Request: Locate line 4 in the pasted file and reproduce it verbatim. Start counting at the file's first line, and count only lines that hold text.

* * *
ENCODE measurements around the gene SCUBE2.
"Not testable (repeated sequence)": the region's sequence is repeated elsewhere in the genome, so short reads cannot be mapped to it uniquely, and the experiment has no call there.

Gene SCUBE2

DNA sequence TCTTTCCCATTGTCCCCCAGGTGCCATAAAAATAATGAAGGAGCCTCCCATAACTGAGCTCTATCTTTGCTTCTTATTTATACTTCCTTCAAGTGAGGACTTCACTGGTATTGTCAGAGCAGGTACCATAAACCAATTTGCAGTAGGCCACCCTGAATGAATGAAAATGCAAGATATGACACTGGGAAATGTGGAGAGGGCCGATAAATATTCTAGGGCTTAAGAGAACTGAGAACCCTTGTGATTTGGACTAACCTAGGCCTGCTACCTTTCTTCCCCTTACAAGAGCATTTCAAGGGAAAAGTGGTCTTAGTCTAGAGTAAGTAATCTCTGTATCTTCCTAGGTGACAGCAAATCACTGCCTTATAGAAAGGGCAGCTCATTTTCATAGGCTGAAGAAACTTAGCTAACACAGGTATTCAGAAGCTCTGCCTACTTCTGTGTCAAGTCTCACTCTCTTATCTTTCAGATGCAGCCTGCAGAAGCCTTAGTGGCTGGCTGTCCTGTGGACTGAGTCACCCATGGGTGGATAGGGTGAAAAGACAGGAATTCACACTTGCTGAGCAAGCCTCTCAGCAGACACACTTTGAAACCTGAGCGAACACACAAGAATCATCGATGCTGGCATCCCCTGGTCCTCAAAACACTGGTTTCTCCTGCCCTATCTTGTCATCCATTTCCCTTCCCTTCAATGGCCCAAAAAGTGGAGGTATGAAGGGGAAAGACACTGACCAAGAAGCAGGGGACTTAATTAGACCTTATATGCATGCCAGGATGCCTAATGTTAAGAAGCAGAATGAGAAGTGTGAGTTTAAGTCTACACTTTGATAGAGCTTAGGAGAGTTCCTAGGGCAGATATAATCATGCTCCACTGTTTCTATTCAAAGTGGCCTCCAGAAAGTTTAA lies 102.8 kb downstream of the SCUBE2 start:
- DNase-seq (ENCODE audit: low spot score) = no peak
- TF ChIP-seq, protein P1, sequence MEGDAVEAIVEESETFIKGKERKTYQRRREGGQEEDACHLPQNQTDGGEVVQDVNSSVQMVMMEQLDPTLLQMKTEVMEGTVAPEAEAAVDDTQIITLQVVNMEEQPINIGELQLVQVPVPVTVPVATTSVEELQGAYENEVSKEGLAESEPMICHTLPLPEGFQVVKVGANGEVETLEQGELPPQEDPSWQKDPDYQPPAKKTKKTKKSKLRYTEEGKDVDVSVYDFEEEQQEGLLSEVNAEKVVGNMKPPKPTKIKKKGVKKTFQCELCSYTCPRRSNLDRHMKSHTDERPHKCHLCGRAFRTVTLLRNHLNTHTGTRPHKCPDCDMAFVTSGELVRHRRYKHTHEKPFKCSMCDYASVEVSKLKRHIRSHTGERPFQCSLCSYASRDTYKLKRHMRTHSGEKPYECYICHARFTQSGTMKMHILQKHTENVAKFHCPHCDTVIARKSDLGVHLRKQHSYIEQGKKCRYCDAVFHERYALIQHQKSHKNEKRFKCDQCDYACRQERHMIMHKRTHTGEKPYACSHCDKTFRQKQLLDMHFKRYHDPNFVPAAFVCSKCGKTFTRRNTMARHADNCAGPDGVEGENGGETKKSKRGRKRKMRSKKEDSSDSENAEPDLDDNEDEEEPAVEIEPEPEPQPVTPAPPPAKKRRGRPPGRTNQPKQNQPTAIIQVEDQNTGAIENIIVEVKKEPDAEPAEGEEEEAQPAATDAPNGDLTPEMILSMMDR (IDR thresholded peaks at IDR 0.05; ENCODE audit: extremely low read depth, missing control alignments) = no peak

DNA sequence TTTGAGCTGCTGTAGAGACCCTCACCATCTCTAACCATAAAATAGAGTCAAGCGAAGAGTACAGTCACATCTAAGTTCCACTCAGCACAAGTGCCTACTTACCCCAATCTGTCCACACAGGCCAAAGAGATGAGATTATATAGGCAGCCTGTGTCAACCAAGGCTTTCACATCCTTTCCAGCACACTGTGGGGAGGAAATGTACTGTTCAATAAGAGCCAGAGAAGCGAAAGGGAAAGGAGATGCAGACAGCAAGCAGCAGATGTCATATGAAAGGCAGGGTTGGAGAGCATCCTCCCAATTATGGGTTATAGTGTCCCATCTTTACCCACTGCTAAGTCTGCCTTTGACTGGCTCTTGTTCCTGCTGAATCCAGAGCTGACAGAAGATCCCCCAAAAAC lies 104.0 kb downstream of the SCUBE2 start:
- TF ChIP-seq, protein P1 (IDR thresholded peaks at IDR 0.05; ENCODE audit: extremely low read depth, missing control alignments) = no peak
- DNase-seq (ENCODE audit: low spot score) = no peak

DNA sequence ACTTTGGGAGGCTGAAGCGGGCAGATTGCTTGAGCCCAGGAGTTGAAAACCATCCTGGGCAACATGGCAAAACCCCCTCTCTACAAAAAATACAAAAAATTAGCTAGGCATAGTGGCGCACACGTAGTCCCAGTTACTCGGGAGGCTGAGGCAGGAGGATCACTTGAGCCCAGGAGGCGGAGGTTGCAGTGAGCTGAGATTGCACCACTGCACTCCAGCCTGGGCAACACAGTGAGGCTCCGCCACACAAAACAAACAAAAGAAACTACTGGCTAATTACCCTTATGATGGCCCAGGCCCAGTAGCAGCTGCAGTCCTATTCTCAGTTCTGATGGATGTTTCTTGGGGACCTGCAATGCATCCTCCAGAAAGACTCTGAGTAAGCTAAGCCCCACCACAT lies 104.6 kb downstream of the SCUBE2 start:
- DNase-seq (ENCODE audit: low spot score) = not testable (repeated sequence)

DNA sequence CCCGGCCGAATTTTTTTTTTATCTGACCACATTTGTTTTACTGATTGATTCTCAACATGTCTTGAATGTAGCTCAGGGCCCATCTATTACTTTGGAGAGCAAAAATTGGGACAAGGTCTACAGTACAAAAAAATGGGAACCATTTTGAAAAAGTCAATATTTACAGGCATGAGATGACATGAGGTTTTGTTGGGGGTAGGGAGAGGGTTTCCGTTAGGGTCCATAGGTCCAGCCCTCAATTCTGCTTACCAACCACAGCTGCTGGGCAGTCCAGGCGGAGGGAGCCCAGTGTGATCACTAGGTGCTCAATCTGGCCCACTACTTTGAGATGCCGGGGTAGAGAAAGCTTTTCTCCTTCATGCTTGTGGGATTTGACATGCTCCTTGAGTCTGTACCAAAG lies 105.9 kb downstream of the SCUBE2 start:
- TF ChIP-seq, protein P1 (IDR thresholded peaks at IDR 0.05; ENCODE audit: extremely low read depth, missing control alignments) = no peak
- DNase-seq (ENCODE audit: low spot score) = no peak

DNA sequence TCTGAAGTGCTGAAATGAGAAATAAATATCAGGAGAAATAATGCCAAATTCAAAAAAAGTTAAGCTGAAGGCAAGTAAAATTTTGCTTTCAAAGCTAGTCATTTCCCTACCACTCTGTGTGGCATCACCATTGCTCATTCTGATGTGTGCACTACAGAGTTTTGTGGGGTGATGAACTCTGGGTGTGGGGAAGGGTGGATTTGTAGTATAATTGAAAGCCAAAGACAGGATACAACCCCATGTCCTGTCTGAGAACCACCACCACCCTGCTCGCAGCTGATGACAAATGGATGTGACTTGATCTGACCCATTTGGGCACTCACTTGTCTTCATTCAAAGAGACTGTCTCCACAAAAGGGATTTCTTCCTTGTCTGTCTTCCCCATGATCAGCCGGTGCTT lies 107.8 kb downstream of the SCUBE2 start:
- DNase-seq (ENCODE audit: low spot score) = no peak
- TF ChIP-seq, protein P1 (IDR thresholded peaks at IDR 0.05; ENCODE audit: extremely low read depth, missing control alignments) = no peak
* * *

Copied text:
DNA sequence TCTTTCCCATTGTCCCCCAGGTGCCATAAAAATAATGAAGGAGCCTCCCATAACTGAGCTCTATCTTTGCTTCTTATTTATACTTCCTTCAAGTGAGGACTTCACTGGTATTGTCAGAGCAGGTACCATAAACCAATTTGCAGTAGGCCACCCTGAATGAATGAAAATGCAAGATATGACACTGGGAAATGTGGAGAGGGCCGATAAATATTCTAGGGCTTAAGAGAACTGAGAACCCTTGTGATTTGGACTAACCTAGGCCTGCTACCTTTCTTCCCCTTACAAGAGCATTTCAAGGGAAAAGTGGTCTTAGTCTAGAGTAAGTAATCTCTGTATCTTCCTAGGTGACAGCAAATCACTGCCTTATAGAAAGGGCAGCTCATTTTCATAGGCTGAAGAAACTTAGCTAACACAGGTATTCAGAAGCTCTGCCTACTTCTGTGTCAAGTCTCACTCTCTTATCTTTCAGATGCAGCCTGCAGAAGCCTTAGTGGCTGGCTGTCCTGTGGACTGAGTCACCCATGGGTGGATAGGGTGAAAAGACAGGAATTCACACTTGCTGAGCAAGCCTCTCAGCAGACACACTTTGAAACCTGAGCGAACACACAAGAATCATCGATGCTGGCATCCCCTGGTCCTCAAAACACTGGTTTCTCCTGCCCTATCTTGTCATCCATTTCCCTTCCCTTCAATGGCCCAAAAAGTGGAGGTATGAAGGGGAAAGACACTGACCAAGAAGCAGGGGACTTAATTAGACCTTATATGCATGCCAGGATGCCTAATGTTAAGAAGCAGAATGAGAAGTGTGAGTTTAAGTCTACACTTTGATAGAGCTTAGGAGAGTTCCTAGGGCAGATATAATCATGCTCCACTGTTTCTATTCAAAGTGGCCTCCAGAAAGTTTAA lies 102.8 kb downstream of the SCUBE2 start: